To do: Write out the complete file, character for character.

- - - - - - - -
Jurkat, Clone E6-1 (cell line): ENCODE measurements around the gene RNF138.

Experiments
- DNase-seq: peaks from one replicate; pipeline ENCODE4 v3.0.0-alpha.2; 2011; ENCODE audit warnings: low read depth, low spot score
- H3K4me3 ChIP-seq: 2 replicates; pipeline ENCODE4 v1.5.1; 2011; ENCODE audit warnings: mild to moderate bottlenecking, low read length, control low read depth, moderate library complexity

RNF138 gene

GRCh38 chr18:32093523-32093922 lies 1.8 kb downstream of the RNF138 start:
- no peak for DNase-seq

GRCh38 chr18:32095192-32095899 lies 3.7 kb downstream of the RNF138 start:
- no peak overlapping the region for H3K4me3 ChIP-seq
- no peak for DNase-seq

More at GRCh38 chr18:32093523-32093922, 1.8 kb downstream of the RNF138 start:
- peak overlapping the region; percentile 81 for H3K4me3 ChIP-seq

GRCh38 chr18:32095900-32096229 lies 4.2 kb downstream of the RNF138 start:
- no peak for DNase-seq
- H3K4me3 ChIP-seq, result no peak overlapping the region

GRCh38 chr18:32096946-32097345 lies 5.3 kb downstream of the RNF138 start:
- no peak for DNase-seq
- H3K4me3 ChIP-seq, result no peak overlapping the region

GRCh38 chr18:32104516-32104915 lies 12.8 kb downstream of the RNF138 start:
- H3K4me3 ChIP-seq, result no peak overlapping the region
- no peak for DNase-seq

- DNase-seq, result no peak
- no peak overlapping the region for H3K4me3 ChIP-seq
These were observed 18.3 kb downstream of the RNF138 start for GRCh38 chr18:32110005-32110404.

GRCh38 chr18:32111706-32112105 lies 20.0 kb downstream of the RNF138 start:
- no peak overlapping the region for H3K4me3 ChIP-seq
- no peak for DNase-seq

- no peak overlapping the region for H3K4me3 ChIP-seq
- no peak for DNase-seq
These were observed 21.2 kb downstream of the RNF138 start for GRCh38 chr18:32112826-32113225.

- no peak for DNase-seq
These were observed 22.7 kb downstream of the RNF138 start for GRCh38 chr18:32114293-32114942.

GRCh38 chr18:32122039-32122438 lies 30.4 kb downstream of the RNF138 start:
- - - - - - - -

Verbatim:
Jurkat, Clone E6-1 (cell line): ENCODE measurements around the gene RNF138.

Experiments
- DNase-seq: peaks from one replicate; pipeline ENCODE4 v3.0.0-alpha.2; 2011; ENCODE audit warnings: low read depth, low spot score
- H3K4me3 ChIP-seq: 2 replicates; pipeline ENCODE4 v1.5.1; 2011; ENCODE audit warnings: mild to moderate bottlenecking, low read length, control low read depth, moderate library complexity

RNF138 gene

GRCh38 chr18:32093523-32093922 lies 1.8 kb downstream of the RNF138 start:
- no peak for DNase-seq

GRCh38 chr18:32095192-32095899 lies 3.7 kb downstream of the RNF138 start:
- no peak overlapping the region for H3K4me3 ChIP-seq
- no peak for DNase-seq

More at GRCh38 chr18:32093523-32093922, 1.8 kb downstream of the RNF138 start:
- peak overlapping the region; percentile 81 for H3K4me3 ChIP-seq

GRCh38 chr18:32095900-32096229 lies 4.2 kb downstream of the RNF138 start:
- no peak for DNase-seq
- H3K4me3 ChIP-seq, result no peak overlapping the region

GRCh38 chr18:32096946-32097345 lies 5.3 kb downstream of the RNF138 start:
- no peak for DNase-seq
- H3K4me3 ChIP-seq, result no peak overlapping the region

GRCh38 chr18:32104516-32104915 lies 12.8 kb downstream of the RNF138 start:
- H3K4me3 ChIP-seq, result no peak overlapping the region
- no peak for DNase-seq

- DNase-seq, result no peak
- no peak overlapping the region for H3K4me3 ChIP-seq
These were observed 18.3 kb downstream of the RNF138 start for GRCh38 chr18:32110005-32110404.

GRCh38 chr18:32111706-32112105 lies 20.0 kb downstream of the RNF138 start:
- no peak overlapping the region for H3K4me3 ChIP-seq
- no peak for DNase-seq

- no peak overlapping the region for H3K4me3 ChIP-seq
- no peak for DNase-seq
These were observed 21.2 kb downstream of the RNF138 start for GRCh38 chr18:32112826-32113225.

- no peak for DNase-seq
These were observed 22.7 kb downstream of the RNF138 start for GRCh38 chr18:32114293-32114942.

GRCh38 chr18:32122039-32122438 lies 30.4 kb downstream of the RNF138 start: